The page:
· 4,720 responses were received to the survey
· 100% female respondents
· 43% of respondents were under 40; 71% were under 50
Mental and spiritual wellbeing
· 42% of respondents have been diagnosed with clinical depression or post natal depression
· 75% experienced symptoms from very to quite severe
· Only a little over half consider themselves to be cured
· More than 30% don’t feel they received adequate support when depressed
· Partners rank midway in terms of support – below doctor, close friends and other family
· 48% have had counselling or therapy of some sort, the largest reason being marital or relationship problems - over 75% found this to be helpful
· 11% consider their self-esteem to be excellent
· 65% feel average to pretty good about themselves
· 23% feel their self-esteem is low or could be better
· 49% are quite to very happy about the way they look
· 33% would like to look better
· 37% are stressed often to all the time - stress is most often caused by juggling work and home-life, together with financial worries and the demands of home and family
· 54% feel they are overweight
· 27% of respondents want to lose weight to feel better about themselves/raise their self-esteem and confidence
· More than 80% have regular Pap smears and more than 30% have had an abnormal result
· Almost 1 in 5 have had a breast cancer scare yet more than half do not have regular mammograms - 51% of 40 to 49 year olds don’t have them regularly
· 24% say they have a great sex life although almost 31% say their sex life isn’t satisfying or that it could be better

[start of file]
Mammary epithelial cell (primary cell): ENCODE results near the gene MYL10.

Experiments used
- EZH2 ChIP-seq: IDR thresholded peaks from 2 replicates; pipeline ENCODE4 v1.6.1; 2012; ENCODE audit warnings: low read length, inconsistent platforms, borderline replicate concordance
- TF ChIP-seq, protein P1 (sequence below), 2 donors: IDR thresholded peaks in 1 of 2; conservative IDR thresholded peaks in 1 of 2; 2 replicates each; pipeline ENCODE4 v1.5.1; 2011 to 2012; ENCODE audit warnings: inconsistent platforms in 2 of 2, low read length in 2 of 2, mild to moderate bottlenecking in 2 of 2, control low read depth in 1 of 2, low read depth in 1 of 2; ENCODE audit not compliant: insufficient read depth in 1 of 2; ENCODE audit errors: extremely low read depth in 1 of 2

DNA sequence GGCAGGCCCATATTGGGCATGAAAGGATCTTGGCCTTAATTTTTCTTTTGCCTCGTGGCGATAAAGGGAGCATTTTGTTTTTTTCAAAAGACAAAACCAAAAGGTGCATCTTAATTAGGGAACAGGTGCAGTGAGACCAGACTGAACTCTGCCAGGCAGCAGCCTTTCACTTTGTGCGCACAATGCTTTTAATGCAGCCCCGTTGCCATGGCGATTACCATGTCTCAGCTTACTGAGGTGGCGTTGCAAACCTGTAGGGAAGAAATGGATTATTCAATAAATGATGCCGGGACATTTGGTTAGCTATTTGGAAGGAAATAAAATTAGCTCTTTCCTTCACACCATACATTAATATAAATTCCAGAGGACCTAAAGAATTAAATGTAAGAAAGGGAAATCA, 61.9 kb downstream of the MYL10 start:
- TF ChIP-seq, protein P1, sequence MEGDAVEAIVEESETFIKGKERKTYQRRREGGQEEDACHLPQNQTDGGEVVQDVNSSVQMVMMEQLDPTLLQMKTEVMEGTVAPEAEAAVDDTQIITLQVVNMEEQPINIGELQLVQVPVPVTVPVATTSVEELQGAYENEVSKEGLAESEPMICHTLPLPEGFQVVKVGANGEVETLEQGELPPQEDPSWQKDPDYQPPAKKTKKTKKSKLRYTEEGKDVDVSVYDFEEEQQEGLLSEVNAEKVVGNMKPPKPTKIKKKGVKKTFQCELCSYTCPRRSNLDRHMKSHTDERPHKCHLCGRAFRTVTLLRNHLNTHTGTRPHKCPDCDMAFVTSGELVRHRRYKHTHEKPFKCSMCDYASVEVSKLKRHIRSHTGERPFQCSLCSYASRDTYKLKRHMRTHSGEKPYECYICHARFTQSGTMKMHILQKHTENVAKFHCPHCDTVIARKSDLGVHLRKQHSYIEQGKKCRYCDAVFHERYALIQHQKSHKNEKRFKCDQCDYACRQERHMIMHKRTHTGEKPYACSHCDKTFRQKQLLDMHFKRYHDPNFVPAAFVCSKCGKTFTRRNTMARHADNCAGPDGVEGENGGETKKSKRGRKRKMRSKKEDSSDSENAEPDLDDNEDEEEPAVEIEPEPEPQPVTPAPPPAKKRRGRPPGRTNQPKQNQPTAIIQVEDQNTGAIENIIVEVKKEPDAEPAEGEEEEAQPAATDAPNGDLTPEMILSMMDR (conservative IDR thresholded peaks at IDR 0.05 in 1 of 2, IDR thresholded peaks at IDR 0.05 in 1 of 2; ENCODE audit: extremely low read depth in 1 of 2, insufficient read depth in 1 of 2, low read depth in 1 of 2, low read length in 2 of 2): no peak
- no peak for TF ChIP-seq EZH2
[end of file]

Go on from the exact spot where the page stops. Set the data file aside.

· Respondents are quite sexually active – almost 70% are intimate at least once a week
· 63% of those who took action regarding fertility problems were successful but 22% are still trying
· 31% have had a miscarriage and 13% an abortion.
Smoking & alcohol
· 4% currently smoke - 36% have smoked in the past
· The main reasons cited for smoking was socialising
· 93% of those who had tried to give up were successful
· Almost 60% are regular drinkers (at least once a week) - they are most likely to drink at home with family or friends (80%) or socially when they’re out (72%)
· 26% suffer from chronic/long-term health conditions - arthritis, asthma and endometriosis were the most frequently mentioned long-term health conditions
· 59% have experienced PMT
· 50% have back problems.
· Cancer is the biggest worry for personal health – it was mentioned by 35% of respondents
· 18% were also concerned about aspects of ageing – dying, terminal illness, Alzheimer’s, and not being able to care for themselves or others
Alternative health & medicine
· Respondents were open to alternative treatment - 92% believe natural remedies to be valid treatments
· Massage is the highest therapy to have been used in the last year (64%) followed by homeopathy (31%), bach flower remedies (29%), and naturopathy (24%)
· Respondents are most interested in considering the use of a nutritionist (55%), acupuncture (47%), naturopathy (38%), reflexology (36%), homeopathy (35%), in the future
· 67% take vitamin/mineral supplements regularly
• 34% often lack or never have any energy
• 53% don’t have enough ‘me’ time
• 74% exercise regularly – mostly walking
Nutrition & diet
· 78% say they have a balanced diet
· 20% describe their diet as rather haphazard with 2% not paying any attention to their diet
· 52% feel they have a healthy relationship with food
· 45% describe their relationship with food as erratic and unbalanced
· 5% say they have or have had an eating disorder
Accessing health information
· The most trusted source of information is from their local GP (67%), Specialist doctor (55%) and Pharmacist (26%). Magazines are ranked just over half way as trusted sources of information, following friends and family and alternative practitioners
* Nielsen Media Research National Readership Survey, January – December 2004